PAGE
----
20 More Days To Go HIGH LIFE It’s Later Than You Think From the Gate City of the South and the Birthplace of O. Henry VOLUME XXX SENIOR HIGH SCHOOL, GREENSBORO, N. C., APRIL 30, 1954 NUMBER 15 Orchestra Receives Sixth Superior Rating Calendar Of Coming ^ Events For the sixth consecutive year, a superior rating was secured by the Greensboro Senior High School Orchestra at the state-wide mhsic festival held at the Woman’s. Col lege of the University of North Carolina. Greensboro and High Point were the only two orchestras that played in the Grade Six group. High Point received an excellent (2) rating. For its first number, the orches tra played “Herod Overture” by Hadley. The strings next played their entry, “Silver Threads Among the Gold.” Last, the group rendered the fourth movement to Dvorak’s “From the New World Symphony.” The Greensboro group is di rected by J. Kimball Harriman. Amanda McConnell is concert mis tress. Judges for the occasion were Glenn C. Bainum of Northwestern University, Ronald Faulkner of Mary Washington College, and Irving Cheyette of Syracuse Uni versity. The festival started on Tuesday morning, April 20, and lasted until Friday night, April 23. In that short period, more than 3000 sing ers and instrumentalists partici pated in the annual event. The various stores and eating establish ments on and around the W. C. campus were swamped with busi ness. The two articles most in evidence were Confederate flags and water pistols, the latter caus ing the most commotion. «■ Mane» To Receive Best (fiizen Award April 29-May 1 — Washington | I Trip. I May 5 — May Day exercises, school lawn. May 6—Choir assembly. May 7—Installation of officers. May 11—Awards Assembly, Class Day practice begins. May 17—-Senior Tea, Alumnae May 19-—Library books due by 4 p. m. House, Woman’s College. May 20 — Class Day. Senior Luncheon, Sedgefield Manor. May 21—Senior exams begin. Senior Prom. May 23—Baccalaureate Sermon, First Baptist Church. May 24—Junior and sophomore exams begin. May 27—Graduation. American Theme Selected For Annual May Program JuniarSr Seniors Submit Entries For Magazine In an elimination vote of the student body taken earlier this month, Kelly Maness was elected the recipient of the annual Civitan Club Best Citizen award. Serving in the capacity of school president this year, Kelly has di rected and participated in a large number of activities. In addition ' to his student council duties, he I has been an active member of the Key Club, Syitt Club, and Les Freres Hi-Y, as well as the Mono- I gram Club, He has been a mem ber of Torchlight since his junior year. Tuttle Directs Choir In May 4 Assembly House Presents Awards At Annual Drama Meel Presentation of dramatic awards by Robert B. House, Chancellor of the University of North Caro lina on Saturday evening brought to a close the Thirty-first Annual Festival of the Carolina Dramatic Association which attracted stu dents and directors of dramatic art in schools and colleges through out the state. The PLAYMASTERS, under the direction of Miss Mozelle Causey, received honorable mention for their performance of the one-act play The Opening of a Door. Those J^ttdnding the Festival were Barbara Massey, Peggy Kin sey, Jo Frances Bullard, Eleanor Pearman, Gloria McQueen, Mary Ann Boone, D. Ann Welch, Mike Temko, Dale Pearce, Forbes Ram sey, George Cox, Miss Causey, and Mrs. J. T. Welch. The group left Greensboro by oar Friday, April 23 and returned Sunday morning, April 25. Tennis and swimming occupy a great deal of Kelly’s time, and he is organizer of the hillbilly group, Kelly and His Boys, plus being a stellar member of the choir. Early in May, Kelly and win ning students from the other Guil ford County schools will be the guests of the Civitan Club at a Friday luncheon. Chosen on the basis of their service, character, and leadership, these students are chosen from a list of seniors pre pared by the teachers. Other GHS students named in the first election were Ralph Bright, Johnny Carroll, Jimmy Powell, and Joyce Steele. Bill Greene, also student body presi dent, was named for this award j last year. I May 4, the choir will present! its annual school assembly under j the direction of Miss Eula Tuttle, j The exact music has not been' selected, but a tentative outline has been nominated. ! The program will consist of varied music with the first part of the program being sacred. Some of the numbers listed are “Salva tion Is Created,” “Once to Every Man and Nation,” and “The Last Words of David.” j Several soloists will take part in the program. Bob Strandberg is to sing “You Alone.” June Tew has been selected to do a soprano solo and Michael Temko a baritone one. Other ensembles have not been chosen at this time. On the lighter side of the pro gram the choir has selected “Wliil;! We’re Young” and the “Orchestra Song.” Two popular numbers, “Thf Marching Societ.v Band” and “Any where I Wander” are also listed. Two patriotic numbers will con clude the program—“Give Me Your Tired, Your Poor,” and the traditional ending, “The Battle Hymn of the Republic,” “North Carolina Engl is h! Teacher,” quarterly magazine, an nually puts out a complete student j ^s.sre in v'hich work is submitted j from North Carolina high schools by members of the Junior and I Senior Classes and is then judged I by a select committe of English; teachers. The pieces of work submitted cannot be over 700 words, and each student is limited to three entries. All types of original work such as sketches, poetry, and short stories are accepted. This year Senior High was very well represented in this student publication. Dawn Barbour, a sen ior student, received recognition for each of her three entries. Her essay, “Trees,” was published and her two other entries received honorable mentions. In the essay or sketch classifica tion, Amanda McConnell’s “The Ballet Dancer” and Rose Whar ton’s “Twinkle, Twinkle Little Star” were published. Henrietta Re' d’s “Her Face Spoke” was also printed. j In the poetry section, Nancy | McGlamery’s “Yesterday and To day” received the honor of publi- . cation. | Senior High students were also given honorable mentions. Claire Jacoby, Bettie Jane Upchurch, Rose Wharton, Dawn Barbour, Barbs^'a Jamieson. Martha Leonard, and Harvey Knox received this I recognition. “American Festivals” has been selected as the theme for the May Court entertainment to be present ed Wednesday, May 5, at 5 p. m. on the school lawn. Command performances at the royal court, interpreting the var ious festivals of American history, will include numbers by the march ing band; the girls’ physical edu cation classes doing the traditional maypole dance; an Indian ceremon ial; a West-coast festival—the Gas- parilla Invasion; the girls’ glee clubs in a Negro Cotton Festival; ana the boys’ and girls’ physical education classes in a Mountain folk-dance. Carole Homey and Gloria Shaw will perform for the queen a Royal Ballet duet, and Margie Boren and Billy Stewart will dance at the Masquerade Ball. As the iigure for the dance the minuet will be done by the ladies of the court and their escorts. ' Members of the training band, directed by Mr. David Arner, will play the processional and the re cessional, and Kelly Maness, presi dent of the student body, will crown the queen. In the court, along with the 17 girls and their escorts, will be Duke Strother, five-year-old bro- ■>'er of senior Frances Strother, who will be the crown bearer; (Continued on Page Eight) Annual Festival Held For Top N. C. lingers 'V; .!*• W" ■ Senior Band Cops Superior Rating; Play Grade Six Music In Contest Service Club Inducts Eight New Members Eight new members were induct ed into the Greensboro Senior High chapter of Key Club Inter- nauonal at the weekly supper meet ing on Wedripsday, May 21, at the Central YMCA. This service organization, the junior order of the Kiwanis Club, added four sophomores and four juniors to its membership. Sopho mores inducted were Walker Lock ett, John Jester, Dick . Robinson and Leon Boggs. Larry Cox. Fred Hutton, Charles Woods, and Nor man Odyniec were the junior ad ditions. Each week two of the Key Club bers are guests of the Kiwanians at their Wednesday luncheon meet- Under Director Herbert Hazel- man, the Greensboro Senior High School Band gave GHS a grand slam in the 1954 music contest at Woman’s College when they were awarded a superior rating on Fri day night, April 23. Following the precedent set by the choir and orchestra, the band gave a “stirring performance,” stated the judges. For its warm-up march, the group rendered “Dune din,” by Kenneth Alford and “Ren- zi” by Richard Wagner. The judges selected “Outdoor Overture” by Aaron Copland for the third num ber. The two other pieces submit ted by the band were “H Guarney” by Gomez and “Jerico” by Morton Gould. To play in the contest, each band has to have at least an ex cellent rating in its own district contest. Then, each band prepares a march and four of 10 pieces selected earlier in the year at a m°eting of band directors. The pieces are graded from Grade One I to Grade Six, according to their degree of difficulty. After the . march, the band plays one of the i four pieces it has submitted, and the judges pick one of the remain- I ing three. 1 Other ratings in the contest were; Lindley Jr. of Greensboro, I second orchestra—E; Lindley Jr. of Greensboro, second band—S; Central Jr. band—G; High Point Jr. band—E; Lenoir Jr. band—S; Lindley Jr. of Greensboro, first orchestra — S; Central Jr. of Greensboro —• E; Piedmont Jr. of Charlotte—E; New Hanover Jr. of WRmington band—S; Lindley Jr. of Greensboro, first band—S; High Point Jr. orchestra—E; Statesville —E; New Bern—G; Williamston— E; Appalachian—E; King’s Moun tain—G; Drexel—S; Valdese—G; Lincolnton—S; Concord—E;'Wine- coff—E; Chapel Hill—S; Char- I lotte Central—E; Alexander Gra- : ham, Charlotte — E; Waynesville, orchestra—S; Charlotte Central, (Continued on Page Reven) Resting awhile before they have to start their marching are the two N. R. O. T. C. scholarship winners from Senior. Bob Phillips, left, will use his grant at Duke and Charles Davis at Georgia Tech. PhlllipSr Davis Awarded i. 0. T. C. Scholarships Seniors Making Sixteenth Capital Jaunt _ 1 _ _ i_ — — I 2«4.» V-. ^ 1 4-Vk cf V This is the sixteenth time in the past 18 years that the seniors have jaunted to Washington. At first the parties were small-15 to 20 members who traveled by private cars. The largest trip that has been recorded required five busses to transport the 165 students to the capital. This year 117 students are mak ing the trip. The chaperones are Miss Virginia Powell, Mr. and Mrs. A. P. Routh, Mr. Phillip Wea ver, Mrs. Katheryn Pierce, Mis Mary Ellen Blackmon, and Mr. J. P. Seawell. Mr. Routh has been a consistent mem ber of each safari, while Mr. Sea- well has made the trip for the past six years. One of the biggest problems con fronting the seniors of this year’s excurion was the restriction of taking only one suitcase per per son. How Ellen Dennis emptied the contents of her original four trunks into one bag is still the eighth wonder of the world. Although lit tle Mary Ellen Rierson packed enough clothes for a whole sum mer abroad, she still had plenty of room to spare. Mary Kearney, a former GHS student who now lives in Wash ington, offered the services of her icebox to all economizing seniors. But who can afford food when the amusement park with its many thrill beckons? (Continued on Page Five) Seniors Bob Phillips and Char lie Davis have recently been awarded N. R. O. T. C. scholar- « in-' which will cover all their college expenses for four years. “In addition to expenses, $50 a month will be given us for spend ing money,” explained Bob. At the end-* of their college ca reers, the boys will spend three years in the navy as commissioned officers. The curriculum for boys participating in the program in cludes two summer cruises during their final years at school. One is to Europe and the other to South America. Their first two summers are to be spent in boot camp. Bob and Charlie will receive complete orders in August. Picked on the basis of a written exam, physical tests, and personal interviews by members of the Naval Department in Washington, the boys were among 600 chosen from all over the United States. Bob, who plans to attend Duke University, is a member of the or chestra and DeMolay and is presi dent of the band. Charlie’s plan is to study at Georgia Tech. He is a member of the 1953 football squad, the Syitt Club, and the Key Club. Bobby Clark, president of the student body in 1952, is studying at Duke now on a navy grant. Strains of melody floated through the campus of Woman’s College last week as the festival choruses prepared for their annual perfor mance held in Aycock Auditorium last Wednesday night. Miss Iva Dee Hiatt from Smith College directed the Chorus 11 I which had 36 GHS choir members J in the fold. Early Tuesday morning the chorus gathered at Curry High School for their first rehearsal. Again in the afternoon and that night they practiced. These ses sions lasted about two hours and brought out the endurance of the choral group. Wednesday morning and afternoon they put the final touches to the interpretation of the music. The same night they ren dered a program of varied music from Mozart to Sullivan. Over 500 voices from 42 schools combined to bring the 1954 Chorus II festival to Greensboro. Three GHS students had solo parts. Mary Ann Thomas won the coveted soprano solo part in the number “When the Foeman Bears the Steele,” a Gilbert and Sullivan production. Greta Lucas performed the alto solo from the same num ber. June Tew had the soprano solo in the spiritual “Behold That jfp".” Four other students were alter nate soloists. They were Claire Jacoby, Stewart Cass, Eddie Rob bins, and Kenneth Cates. These festivals bring together the best voices in the high schools of the state and combine them into an All-State Chorus. Seniors Win Grants From Local Colleges Winning scholarships to Guil ford College were two GHS sen iors, Dawn Barbour and Nancy McGlamery. Dawn received an award from the Major Alsa C. Howard Fund, established in memory of Major Howard’s wife, Emily S. Howard. Dawn is a member of the choir, secretary of the Bible Club, and is on the Class Day Committee. Dawn plans to study religious education. Nancy, a member of the HIGH LIFE and HOMESPUN staffs, has been awarded an Amos Stuart Scholarship. She also plans to study religious education at the Quaker School. SR.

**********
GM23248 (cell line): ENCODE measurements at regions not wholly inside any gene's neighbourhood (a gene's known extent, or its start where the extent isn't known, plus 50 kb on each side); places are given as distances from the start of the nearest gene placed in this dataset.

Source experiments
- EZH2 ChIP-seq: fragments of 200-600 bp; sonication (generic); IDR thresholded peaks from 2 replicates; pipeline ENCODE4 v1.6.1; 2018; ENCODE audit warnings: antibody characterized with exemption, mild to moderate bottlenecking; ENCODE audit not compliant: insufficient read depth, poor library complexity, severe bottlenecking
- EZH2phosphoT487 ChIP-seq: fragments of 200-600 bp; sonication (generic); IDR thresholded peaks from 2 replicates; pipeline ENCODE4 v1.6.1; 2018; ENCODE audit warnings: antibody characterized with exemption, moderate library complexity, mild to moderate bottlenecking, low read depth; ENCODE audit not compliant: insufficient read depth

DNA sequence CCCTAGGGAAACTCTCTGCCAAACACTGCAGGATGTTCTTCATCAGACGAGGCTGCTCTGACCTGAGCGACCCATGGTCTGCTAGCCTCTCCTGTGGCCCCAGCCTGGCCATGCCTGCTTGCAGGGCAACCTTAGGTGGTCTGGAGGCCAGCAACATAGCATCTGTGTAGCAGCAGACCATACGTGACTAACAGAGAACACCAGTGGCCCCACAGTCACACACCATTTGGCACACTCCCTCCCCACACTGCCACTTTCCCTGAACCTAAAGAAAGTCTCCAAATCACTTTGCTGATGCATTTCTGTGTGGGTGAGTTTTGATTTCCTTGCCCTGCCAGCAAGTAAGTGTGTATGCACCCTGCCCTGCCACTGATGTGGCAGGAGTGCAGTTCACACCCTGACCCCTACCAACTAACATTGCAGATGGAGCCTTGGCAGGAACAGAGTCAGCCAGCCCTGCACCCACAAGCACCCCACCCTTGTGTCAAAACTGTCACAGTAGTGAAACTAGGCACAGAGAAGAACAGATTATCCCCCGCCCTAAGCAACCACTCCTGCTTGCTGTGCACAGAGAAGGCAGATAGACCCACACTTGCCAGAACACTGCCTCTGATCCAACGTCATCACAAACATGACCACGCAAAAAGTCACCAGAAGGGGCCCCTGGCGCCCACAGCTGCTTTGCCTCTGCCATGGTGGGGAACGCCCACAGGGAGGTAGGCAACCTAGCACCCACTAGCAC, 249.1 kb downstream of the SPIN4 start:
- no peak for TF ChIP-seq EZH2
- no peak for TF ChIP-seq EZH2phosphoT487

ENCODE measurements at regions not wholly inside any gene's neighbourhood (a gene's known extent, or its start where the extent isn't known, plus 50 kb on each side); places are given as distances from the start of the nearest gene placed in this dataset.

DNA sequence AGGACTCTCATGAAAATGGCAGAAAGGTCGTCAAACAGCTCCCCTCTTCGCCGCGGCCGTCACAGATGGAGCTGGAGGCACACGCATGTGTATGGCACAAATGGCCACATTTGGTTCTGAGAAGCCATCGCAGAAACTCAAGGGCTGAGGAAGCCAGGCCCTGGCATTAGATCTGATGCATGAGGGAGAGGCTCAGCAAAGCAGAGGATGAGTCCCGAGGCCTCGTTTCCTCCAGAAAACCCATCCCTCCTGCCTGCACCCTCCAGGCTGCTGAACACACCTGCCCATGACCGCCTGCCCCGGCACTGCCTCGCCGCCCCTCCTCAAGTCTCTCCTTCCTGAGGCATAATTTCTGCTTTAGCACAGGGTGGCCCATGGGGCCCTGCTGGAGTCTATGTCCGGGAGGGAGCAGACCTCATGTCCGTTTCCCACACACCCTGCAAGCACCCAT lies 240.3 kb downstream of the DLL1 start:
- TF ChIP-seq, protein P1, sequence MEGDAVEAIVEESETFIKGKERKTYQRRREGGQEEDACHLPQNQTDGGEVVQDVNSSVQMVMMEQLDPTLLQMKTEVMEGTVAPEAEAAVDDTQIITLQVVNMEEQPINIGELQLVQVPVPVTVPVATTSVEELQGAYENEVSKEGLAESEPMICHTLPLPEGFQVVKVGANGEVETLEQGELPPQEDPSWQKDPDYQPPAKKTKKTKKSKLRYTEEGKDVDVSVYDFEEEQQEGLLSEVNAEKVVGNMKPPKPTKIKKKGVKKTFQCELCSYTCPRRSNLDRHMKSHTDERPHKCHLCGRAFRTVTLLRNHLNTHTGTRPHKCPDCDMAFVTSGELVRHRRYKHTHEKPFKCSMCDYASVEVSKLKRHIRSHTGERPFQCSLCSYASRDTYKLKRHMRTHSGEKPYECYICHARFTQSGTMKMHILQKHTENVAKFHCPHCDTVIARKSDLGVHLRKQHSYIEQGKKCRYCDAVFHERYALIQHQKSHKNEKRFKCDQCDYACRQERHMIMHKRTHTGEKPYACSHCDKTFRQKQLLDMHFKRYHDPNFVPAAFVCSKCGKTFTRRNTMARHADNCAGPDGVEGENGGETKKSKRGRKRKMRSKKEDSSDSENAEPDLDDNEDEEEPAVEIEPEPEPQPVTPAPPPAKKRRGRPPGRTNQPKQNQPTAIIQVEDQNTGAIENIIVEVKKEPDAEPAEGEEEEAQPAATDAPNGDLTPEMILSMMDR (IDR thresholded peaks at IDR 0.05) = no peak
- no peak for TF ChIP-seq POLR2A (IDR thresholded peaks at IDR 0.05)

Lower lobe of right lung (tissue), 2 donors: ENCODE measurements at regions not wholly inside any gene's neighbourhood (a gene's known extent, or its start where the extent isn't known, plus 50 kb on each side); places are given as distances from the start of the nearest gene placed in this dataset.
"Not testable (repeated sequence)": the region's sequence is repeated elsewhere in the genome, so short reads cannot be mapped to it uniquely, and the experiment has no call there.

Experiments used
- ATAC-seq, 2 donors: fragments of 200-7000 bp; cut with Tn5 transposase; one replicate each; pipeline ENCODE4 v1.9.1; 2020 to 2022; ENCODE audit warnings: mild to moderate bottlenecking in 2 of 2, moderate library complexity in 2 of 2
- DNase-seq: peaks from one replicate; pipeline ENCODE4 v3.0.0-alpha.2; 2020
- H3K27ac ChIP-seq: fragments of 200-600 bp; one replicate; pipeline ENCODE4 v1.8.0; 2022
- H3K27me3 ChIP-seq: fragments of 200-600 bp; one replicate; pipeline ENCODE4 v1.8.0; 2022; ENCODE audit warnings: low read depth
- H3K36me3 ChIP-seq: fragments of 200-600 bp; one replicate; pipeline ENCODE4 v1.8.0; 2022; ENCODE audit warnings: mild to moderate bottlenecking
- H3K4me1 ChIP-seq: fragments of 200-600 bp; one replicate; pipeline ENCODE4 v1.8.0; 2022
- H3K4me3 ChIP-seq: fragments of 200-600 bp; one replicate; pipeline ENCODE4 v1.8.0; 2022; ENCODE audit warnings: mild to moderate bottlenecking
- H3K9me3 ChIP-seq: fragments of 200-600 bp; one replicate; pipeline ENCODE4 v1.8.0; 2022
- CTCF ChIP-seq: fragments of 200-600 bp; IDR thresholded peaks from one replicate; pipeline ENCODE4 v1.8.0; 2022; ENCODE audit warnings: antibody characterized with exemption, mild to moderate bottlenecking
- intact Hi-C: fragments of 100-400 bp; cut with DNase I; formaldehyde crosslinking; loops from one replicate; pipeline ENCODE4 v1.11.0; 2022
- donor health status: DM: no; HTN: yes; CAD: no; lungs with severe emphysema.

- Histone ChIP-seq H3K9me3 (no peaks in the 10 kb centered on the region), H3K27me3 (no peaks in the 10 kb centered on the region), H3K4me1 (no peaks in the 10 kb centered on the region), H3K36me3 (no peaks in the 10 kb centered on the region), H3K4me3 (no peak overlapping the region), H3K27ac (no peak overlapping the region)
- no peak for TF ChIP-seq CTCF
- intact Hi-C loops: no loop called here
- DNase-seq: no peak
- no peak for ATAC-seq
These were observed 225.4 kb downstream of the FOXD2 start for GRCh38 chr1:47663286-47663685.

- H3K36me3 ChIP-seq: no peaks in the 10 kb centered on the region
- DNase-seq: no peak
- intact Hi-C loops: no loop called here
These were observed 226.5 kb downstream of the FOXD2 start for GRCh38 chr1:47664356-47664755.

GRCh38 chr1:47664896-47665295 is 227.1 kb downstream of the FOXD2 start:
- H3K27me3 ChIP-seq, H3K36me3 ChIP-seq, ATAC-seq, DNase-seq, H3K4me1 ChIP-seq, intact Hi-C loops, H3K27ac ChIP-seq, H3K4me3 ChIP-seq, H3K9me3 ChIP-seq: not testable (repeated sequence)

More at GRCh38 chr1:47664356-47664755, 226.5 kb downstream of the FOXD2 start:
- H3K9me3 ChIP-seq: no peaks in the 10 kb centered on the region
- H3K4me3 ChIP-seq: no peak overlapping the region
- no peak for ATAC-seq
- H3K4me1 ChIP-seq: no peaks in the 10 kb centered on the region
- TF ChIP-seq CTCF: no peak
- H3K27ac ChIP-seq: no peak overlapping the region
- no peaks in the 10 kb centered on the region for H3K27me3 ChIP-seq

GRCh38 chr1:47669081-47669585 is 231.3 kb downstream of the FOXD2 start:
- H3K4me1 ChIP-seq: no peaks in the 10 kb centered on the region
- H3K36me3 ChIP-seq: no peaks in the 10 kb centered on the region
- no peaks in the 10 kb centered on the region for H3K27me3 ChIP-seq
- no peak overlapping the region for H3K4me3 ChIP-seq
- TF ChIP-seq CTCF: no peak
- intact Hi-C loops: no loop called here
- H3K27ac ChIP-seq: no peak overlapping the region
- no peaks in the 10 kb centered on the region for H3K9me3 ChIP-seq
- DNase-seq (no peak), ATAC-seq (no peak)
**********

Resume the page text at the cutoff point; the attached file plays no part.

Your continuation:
North Carolina Newspapers is powered by Chronam.

Digital North Carolina